Friday, 31 May, 2024
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NHLS refuses to share science data over Popia concerns

Researchers are at loggerheads with the National Health Laboratory Services for the latter’s interpretation of the Protection of Personal Information Act (Popia) and refusal to share certain information.

According to Rapport, research into two rare auto-immune disorders is at a standstill as the NHLS refused to provide information to the researcher despite ethical and legal clearance from the researcher’s university.

The researcher said one of the diseases is so new that no ICD10 diagnostic code has been assigned so it is therefore impossible to do anonymous data mining based on ICD10 searches.

The NHLS denied having a blanket policy to refuse information on Popia grounds, but confirmed that it views their “‘overarching responsibility to ensure confidentiality and privacy of patient data as paramount”.

Wits University academic Victoria Bronstein disagrees with the NHLS interpretation, saying Popia is legislation of general application and the relevant health legislation regulating medical research should apply.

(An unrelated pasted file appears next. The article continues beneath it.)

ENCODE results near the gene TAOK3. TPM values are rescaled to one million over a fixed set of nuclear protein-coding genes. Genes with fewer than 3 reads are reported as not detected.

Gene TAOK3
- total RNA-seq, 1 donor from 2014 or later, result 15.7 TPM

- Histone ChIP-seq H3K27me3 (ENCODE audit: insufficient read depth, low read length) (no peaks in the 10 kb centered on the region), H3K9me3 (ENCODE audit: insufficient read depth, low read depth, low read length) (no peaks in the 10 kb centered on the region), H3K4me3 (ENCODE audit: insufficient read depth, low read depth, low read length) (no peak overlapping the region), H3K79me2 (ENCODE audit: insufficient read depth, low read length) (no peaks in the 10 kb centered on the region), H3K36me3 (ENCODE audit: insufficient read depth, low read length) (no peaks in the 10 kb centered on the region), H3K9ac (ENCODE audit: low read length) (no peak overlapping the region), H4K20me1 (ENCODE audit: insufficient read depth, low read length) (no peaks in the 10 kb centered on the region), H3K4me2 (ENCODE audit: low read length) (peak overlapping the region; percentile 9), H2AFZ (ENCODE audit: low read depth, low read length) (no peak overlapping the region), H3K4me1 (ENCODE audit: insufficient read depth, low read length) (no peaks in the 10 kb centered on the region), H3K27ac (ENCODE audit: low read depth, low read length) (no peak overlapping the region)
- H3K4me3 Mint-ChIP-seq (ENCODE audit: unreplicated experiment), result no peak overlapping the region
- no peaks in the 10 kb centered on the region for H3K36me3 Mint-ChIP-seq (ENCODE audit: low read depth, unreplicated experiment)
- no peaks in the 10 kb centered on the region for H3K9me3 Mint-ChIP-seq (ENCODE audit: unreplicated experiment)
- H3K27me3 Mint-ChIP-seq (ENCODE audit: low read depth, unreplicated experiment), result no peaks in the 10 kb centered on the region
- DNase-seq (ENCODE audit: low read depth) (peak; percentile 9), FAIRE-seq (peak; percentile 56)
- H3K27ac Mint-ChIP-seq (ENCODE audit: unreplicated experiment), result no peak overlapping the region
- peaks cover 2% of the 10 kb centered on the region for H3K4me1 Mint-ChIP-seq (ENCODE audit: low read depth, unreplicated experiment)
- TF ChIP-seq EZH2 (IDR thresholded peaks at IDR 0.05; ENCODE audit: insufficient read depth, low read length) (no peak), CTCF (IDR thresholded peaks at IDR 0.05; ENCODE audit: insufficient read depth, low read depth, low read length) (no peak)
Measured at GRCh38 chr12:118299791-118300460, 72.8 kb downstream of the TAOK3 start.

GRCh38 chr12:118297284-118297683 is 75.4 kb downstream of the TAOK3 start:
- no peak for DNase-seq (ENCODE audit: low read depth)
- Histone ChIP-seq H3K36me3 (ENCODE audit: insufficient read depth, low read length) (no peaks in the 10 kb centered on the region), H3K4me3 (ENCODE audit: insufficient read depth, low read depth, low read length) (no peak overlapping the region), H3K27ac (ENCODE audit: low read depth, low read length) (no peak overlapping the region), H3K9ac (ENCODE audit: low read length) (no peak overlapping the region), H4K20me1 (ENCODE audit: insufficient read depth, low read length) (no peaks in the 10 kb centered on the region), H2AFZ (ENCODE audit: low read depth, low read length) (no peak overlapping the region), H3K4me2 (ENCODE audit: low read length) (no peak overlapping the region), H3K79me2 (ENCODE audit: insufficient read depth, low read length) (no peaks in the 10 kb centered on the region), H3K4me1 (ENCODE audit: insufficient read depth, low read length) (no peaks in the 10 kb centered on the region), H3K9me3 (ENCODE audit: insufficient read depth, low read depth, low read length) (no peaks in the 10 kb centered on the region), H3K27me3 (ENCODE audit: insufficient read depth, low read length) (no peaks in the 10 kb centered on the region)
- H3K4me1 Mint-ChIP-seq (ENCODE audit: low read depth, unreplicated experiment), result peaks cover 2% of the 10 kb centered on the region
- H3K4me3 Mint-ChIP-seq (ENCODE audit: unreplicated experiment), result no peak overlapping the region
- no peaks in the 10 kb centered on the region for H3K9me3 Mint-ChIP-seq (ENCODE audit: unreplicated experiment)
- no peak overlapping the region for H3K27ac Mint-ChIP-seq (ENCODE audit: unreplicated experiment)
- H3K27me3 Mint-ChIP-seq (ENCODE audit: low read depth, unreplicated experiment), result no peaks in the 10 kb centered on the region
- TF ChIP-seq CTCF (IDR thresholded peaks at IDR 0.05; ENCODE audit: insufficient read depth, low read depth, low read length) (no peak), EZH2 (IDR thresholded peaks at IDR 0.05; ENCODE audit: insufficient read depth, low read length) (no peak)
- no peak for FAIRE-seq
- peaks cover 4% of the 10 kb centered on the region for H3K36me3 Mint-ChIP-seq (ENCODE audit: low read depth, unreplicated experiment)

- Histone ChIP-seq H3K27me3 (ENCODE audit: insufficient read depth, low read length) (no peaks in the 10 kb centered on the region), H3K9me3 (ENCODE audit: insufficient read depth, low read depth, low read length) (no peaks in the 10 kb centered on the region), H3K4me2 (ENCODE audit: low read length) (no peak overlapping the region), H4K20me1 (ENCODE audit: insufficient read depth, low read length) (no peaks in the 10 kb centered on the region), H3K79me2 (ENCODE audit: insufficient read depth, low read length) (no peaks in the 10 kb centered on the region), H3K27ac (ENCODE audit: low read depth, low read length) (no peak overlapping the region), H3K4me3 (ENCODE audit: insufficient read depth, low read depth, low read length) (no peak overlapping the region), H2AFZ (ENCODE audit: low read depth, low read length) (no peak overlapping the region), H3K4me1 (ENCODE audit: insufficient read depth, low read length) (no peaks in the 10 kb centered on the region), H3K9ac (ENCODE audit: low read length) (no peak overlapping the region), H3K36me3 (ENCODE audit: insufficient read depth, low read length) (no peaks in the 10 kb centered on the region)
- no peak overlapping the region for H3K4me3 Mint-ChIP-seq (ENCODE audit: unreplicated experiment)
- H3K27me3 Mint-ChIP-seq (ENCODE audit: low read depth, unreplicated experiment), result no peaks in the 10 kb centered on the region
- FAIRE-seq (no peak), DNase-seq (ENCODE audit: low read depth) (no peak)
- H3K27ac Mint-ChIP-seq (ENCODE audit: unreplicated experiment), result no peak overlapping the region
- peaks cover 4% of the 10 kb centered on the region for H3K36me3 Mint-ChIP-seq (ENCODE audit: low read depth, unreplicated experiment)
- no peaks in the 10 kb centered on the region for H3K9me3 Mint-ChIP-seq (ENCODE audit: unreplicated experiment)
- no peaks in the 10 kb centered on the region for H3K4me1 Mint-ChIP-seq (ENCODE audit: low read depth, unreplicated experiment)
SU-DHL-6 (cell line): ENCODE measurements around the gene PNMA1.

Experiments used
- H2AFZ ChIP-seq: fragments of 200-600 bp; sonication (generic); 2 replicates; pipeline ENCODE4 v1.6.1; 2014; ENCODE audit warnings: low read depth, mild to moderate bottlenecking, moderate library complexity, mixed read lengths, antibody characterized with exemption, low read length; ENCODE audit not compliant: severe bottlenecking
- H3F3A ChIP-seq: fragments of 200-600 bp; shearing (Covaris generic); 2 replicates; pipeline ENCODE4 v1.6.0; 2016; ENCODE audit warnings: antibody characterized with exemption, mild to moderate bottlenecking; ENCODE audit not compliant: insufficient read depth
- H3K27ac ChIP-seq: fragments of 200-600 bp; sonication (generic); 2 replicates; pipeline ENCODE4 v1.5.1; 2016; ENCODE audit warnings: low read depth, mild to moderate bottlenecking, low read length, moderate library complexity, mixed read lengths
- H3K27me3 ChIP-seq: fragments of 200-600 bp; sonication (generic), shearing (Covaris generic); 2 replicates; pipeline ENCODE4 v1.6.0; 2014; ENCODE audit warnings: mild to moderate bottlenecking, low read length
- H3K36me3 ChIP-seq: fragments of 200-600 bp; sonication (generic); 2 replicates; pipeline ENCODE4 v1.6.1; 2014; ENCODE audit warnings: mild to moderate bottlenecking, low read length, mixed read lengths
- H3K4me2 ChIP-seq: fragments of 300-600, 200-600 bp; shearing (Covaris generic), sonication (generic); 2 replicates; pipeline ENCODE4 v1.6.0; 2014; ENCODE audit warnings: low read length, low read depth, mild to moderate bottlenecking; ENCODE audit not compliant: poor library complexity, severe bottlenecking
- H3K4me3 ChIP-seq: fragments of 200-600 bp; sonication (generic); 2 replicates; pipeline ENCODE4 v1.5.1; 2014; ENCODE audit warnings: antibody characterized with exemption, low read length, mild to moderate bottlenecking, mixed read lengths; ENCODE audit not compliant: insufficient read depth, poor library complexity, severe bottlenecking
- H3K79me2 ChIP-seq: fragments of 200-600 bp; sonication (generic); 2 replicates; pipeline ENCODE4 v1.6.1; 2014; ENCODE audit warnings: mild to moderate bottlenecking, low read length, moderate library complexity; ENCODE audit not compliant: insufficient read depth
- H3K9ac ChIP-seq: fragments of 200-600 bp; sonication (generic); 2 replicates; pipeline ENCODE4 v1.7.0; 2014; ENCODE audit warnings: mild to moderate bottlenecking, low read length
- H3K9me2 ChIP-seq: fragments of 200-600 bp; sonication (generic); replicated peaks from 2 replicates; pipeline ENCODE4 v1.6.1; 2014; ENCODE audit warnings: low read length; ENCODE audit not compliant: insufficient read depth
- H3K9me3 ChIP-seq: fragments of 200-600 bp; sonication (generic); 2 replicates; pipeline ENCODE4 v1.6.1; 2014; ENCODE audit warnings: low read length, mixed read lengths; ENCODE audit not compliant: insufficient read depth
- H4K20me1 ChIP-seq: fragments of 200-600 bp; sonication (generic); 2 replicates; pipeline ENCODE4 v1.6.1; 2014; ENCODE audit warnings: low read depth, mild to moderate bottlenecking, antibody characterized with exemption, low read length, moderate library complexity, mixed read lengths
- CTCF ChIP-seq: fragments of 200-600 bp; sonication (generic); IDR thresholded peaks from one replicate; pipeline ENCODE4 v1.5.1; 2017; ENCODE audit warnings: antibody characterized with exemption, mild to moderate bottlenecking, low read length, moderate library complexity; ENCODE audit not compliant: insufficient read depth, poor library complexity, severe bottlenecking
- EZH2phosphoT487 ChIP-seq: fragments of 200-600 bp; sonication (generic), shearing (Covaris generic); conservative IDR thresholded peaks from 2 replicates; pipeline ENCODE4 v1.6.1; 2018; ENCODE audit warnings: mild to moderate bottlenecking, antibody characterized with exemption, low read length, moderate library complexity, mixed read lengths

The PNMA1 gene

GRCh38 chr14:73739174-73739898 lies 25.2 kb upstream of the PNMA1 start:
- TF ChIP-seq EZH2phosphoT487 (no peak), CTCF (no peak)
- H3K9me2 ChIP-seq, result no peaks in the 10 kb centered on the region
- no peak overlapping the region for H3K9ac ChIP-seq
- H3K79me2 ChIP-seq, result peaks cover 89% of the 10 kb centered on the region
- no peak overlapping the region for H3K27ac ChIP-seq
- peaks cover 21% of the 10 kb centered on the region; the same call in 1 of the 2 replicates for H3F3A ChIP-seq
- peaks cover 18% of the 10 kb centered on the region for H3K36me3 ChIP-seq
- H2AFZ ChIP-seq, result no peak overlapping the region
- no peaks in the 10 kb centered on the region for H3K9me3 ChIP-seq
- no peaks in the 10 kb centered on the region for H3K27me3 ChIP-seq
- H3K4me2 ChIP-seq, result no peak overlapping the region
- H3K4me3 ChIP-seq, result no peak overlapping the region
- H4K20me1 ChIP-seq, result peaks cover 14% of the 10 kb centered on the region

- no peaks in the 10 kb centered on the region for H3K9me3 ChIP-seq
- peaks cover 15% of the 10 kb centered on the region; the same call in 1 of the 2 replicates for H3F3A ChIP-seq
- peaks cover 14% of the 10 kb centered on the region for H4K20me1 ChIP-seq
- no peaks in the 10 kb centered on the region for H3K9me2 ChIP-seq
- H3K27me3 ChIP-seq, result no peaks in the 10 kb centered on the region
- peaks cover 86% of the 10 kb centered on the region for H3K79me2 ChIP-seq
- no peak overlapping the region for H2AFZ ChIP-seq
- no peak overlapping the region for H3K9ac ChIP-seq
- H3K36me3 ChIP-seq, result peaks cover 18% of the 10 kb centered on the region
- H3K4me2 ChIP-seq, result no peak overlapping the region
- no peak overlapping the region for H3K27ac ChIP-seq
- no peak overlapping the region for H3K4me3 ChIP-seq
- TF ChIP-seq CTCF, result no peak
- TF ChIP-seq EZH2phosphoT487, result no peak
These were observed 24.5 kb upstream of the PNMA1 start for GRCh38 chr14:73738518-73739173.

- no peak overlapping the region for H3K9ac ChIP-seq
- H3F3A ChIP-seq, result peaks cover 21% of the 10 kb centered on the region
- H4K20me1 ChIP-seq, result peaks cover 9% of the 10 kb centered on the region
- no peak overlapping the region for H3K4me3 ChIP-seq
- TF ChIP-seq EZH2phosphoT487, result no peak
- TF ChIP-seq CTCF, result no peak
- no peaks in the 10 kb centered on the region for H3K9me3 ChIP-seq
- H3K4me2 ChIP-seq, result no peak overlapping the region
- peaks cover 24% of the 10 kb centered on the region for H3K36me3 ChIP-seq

The controversial issue has been widely discussed in medical academic literature. The Academy of Science of SA submitted a draft Popia code of conduct to the Information Regulator in an attempt to avoid conflicts. The Information Regulator confirmed receipt of this, but said it was returned to the academy for “further development”.

 

Rapport article – Popi ry mediese navorsing in die wiele (Restricted access)

 

See more from MedicalBrief archives:

 

How does POPIA impact on health research?

 

Experts call for legal framework for patients’ data

 

Medical providers most likely to be the culprits in health data breaches

 

 

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